The Post &
Mail October 12, 2006:
Snapshots of history
aerial photos of Hiroshima, Nagasaki wind up in Smithsonian
They say a picture is
worth a thousand words.
In the case of local
resident Bill Jones’ photos, the Smithsonian Institution in Washington, D.C.
realized the historical value of his photography work captured during World
Columbia City WWII
aerial photographer and curator of the Hoosier Air Museum, Bill Jones now has
his Hiroshima and Nagasaki low altitude photos in the Smithsonian Institution
National Air & Space Museum Archives.
Jones was in Washington
D.C. in mid-August and met with the Smithsonian’s acquisition archivist and
chief photo archivist.
After evaluating his
photographs, a request was made to borrow and scan the negatives which Jones
had with him.
This is quite an honor
for the 80-year-old WWII veteran, who kept the photos under wraps for 40
Jones never showed the
pictures to anyone, as they were never declassified. However, after a chance
correspondence with the pilot of the legendary Enola Gay, Jones was given
permission to release the photos, coinciding with the 45th anniversary of the
At the time of the photo
release, he was able to meet with the mission’s pilot, bombardier and
navigator, all of whom signed one of the photos.
Talking with Bill Jones
is like taking a wonderfully interesting history class.
A native of Starke
County, Ind., Jones settled in Columbia City with his family when he was in
the second grade. He attended the McClellan School.
He always had a passion
for airplanes, driving his decision to join the Civil Air Patrol in 1943 and
take pilot training at Baer Field in 1944.
Several bouts with
rheumatic fever as a youth kept his weight below the requirement to become a
pilot in the Air Force. However, in 1944 Jones was drafted and entered the
Army Air Corps. His desire to fly never faltered.
He spent six months in
photography school in Colorado and then specialized in aerial photography with
During the occupation of
Japan, Jones was afforded the opportunity to capture the atomic bomb damage of
Hiroshima and Nagasaki. Upon arriving in Hiroshima, he noticed there was no
crater left from the bomb, however almost everything was gone. Everything,
that is, except for a railroad engine, cab first, in the ground. Jones
explained that the bomb exploded at 1,800 feet and the pressure from the bomb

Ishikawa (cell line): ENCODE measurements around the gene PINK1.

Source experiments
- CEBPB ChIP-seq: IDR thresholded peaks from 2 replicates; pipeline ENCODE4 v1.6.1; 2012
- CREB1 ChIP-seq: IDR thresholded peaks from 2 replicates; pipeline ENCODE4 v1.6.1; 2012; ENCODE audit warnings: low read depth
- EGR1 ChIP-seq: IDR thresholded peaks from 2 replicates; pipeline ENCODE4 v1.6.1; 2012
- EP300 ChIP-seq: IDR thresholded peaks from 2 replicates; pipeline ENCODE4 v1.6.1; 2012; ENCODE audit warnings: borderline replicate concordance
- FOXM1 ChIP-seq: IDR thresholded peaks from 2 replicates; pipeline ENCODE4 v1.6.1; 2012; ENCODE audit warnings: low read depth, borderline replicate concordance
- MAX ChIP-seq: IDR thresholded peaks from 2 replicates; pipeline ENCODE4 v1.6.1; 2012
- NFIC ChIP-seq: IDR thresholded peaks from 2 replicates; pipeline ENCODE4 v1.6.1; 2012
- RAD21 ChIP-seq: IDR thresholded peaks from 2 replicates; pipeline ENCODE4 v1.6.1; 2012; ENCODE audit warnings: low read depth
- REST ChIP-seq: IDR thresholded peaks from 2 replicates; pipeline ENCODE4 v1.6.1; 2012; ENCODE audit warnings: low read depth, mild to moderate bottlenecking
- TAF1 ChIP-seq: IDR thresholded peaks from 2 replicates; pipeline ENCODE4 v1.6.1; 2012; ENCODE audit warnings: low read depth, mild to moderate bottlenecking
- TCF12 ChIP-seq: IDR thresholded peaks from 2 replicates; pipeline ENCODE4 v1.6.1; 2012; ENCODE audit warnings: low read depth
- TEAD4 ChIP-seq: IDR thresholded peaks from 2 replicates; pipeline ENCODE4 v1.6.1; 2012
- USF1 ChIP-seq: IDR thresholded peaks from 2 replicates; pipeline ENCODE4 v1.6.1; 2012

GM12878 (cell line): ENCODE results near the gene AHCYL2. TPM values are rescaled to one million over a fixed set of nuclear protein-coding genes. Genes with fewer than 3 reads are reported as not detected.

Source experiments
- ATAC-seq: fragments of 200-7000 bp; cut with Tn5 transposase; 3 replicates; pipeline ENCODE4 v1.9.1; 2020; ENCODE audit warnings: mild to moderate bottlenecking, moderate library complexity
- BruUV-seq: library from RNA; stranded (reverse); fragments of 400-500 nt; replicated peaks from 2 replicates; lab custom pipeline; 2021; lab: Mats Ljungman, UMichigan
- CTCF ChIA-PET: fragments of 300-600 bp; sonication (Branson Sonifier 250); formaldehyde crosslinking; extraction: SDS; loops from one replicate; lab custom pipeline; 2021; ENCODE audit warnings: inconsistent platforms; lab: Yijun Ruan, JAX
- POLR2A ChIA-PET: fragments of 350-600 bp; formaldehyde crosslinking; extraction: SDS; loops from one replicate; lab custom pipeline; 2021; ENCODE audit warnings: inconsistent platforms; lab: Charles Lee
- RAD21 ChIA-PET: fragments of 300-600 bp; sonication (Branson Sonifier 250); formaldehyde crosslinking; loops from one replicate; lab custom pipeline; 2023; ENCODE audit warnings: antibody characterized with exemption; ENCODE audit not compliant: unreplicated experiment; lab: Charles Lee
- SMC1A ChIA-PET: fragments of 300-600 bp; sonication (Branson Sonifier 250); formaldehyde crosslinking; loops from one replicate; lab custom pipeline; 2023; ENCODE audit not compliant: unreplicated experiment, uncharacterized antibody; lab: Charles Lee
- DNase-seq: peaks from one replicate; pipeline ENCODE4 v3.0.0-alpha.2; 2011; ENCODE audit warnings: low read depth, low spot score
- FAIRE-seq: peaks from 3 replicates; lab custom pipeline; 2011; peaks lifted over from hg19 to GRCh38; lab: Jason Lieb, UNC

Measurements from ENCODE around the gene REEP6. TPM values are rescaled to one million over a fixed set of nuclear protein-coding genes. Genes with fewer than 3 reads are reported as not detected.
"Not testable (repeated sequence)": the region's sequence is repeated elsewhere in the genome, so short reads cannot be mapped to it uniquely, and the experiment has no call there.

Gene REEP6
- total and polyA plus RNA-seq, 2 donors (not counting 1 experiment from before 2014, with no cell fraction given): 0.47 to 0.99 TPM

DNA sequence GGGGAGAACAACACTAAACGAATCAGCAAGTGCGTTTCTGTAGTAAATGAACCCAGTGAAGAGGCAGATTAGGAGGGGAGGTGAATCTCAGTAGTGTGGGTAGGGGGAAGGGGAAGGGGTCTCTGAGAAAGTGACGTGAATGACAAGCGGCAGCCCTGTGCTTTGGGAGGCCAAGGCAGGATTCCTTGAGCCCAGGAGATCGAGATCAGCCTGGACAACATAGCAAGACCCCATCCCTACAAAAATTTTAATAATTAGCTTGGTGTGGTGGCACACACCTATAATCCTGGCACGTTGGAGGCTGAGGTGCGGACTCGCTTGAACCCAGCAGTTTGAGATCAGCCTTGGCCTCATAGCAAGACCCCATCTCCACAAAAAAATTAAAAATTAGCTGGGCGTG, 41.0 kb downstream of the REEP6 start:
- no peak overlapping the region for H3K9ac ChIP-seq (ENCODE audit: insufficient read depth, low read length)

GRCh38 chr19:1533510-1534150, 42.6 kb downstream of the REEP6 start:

would cause a two-mile path of destruction.
Heat at 5,400 degrees in
an instant virtually vaporized everything.
Jones highlights the
bomb’s hypocenter on the picture, which is the point under which a nuclear
After the Air Force,
Jones served a four-year General Electric machinist-toolmaker apprenticeship
and took college classes in the evening.
He owned and operated
his studio, Jones Photo, in Columbia City for 43 years. His ingenuity served
him well in the photography business, as Jones’ developed some of his own
equipment, building an electronic flash at a time when no one else had it.
Jones is also active in
the Air Force Association, Hoosier Warbirds, United States Air Force Auxiliary
and Drug Free Indiana. Though retired, Jones has not slowed down through the
years. He enjoys the opportunity to keep busy and share his love of planes and
photography with others.
In addition to the
Smithsonian, Jones’ photos are in most of the atomic museums and many of the
major air museums throughout the country.
The closest location
where the photos and other atomic bomb related materials can be seen is at the
Hoosier Air Museum located on the south side of the DeKalb County Airport.
Jones can also add
“actor” to his list of credentials. His photography and piloting expertise
have landed him roles in several Windsong Pictures films, the most recent to
be released in the spring of 2007.
Jones enjoys sharing his
experiences and is available to speak to a wide variety of groups. He has a
PowerPoint program which he has presented more than 245 times to schools,
service clubs, aviation groups and churches in Indiana, Ohio and Michigan.
There is no charge for the program.
On Nov. 8, Jones is
scheduled to present at the Senior Citizens Center in Columbia City at 11 a.m.
In all of his life
experiences, Bill Jones notes that he was proud to be able to preserve for
posterity the number one news event in the 20th Century.
Currently residing in
Columbia City, Jones is planning to relocate to Huntington in November.
He has many good friends
in the area and plans to stay in touch with the local community.
To contact Jones for a
program or more information on the Hoosier Air Museum, write to: Bill Jones,
1570 North Lafontaine, Huntington, IN 46750-1308 or call (260) 414-5648.